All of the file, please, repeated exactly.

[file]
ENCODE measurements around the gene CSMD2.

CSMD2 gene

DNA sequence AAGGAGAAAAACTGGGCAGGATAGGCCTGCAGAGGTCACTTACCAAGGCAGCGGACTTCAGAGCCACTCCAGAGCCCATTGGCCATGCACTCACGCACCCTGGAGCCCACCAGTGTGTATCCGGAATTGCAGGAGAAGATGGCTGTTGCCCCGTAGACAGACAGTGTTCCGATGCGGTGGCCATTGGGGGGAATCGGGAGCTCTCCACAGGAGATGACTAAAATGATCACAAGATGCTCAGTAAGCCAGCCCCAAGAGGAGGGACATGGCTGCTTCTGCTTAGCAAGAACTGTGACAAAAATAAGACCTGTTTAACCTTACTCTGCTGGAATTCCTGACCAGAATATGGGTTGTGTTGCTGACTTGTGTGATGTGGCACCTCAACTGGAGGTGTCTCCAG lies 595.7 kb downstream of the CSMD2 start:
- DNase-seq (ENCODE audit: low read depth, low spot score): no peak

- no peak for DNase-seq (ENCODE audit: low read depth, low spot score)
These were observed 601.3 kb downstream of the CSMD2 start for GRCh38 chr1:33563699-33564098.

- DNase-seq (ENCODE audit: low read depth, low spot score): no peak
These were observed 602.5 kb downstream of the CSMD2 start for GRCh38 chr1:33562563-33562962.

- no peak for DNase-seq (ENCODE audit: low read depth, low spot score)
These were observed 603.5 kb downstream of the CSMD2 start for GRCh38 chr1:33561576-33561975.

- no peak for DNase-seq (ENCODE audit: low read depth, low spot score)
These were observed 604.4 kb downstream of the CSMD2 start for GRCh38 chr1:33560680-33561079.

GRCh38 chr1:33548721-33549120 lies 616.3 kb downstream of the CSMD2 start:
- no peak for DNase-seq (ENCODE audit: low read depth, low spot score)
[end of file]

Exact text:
ENCODE measurements around the gene CSMD2.

CSMD2 gene

DNA sequence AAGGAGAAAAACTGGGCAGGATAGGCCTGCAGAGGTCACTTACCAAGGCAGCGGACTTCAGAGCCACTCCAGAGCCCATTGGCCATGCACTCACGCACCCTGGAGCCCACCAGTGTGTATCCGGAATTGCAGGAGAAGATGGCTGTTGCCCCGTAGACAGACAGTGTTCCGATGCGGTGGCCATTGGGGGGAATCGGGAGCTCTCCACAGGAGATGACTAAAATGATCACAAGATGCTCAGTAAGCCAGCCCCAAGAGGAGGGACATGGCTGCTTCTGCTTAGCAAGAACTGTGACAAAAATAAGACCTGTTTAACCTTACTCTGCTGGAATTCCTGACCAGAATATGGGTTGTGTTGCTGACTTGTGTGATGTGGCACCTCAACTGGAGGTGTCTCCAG lies 595.7 kb downstream of the CSMD2 start:
- DNase-seq (ENCODE audit: low read depth, low spot score): no peak

- no peak for DNase-seq (ENCODE audit: low read depth, low spot score)
These were observed 601.3 kb downstream of the CSMD2 start for GRCh38 chr1:33563699-33564098.

- DNase-seq (ENCODE audit: low read depth, low spot score): no peak
These were observed 602.5 kb downstream of the CSMD2 start for GRCh38 chr1:33562563-33562962.

- no peak for DNase-seq (ENCODE audit: low read depth, low spot score)
These were observed 603.5 kb downstream of the CSMD2 start for GRCh38 chr1:33561576-33561975.

- no peak for DNase-seq (ENCODE audit: low read depth, low spot score)
These were observed 604.4 kb downstream of the CSMD2 start for GRCh38 chr1:33560680-33561079.

GRCh38 chr1:33548721-33549120 lies 616.3 kb downstream of the CSMD2 start:
- no peak for DNase-seq (ENCODE audit: low read depth, low spot score)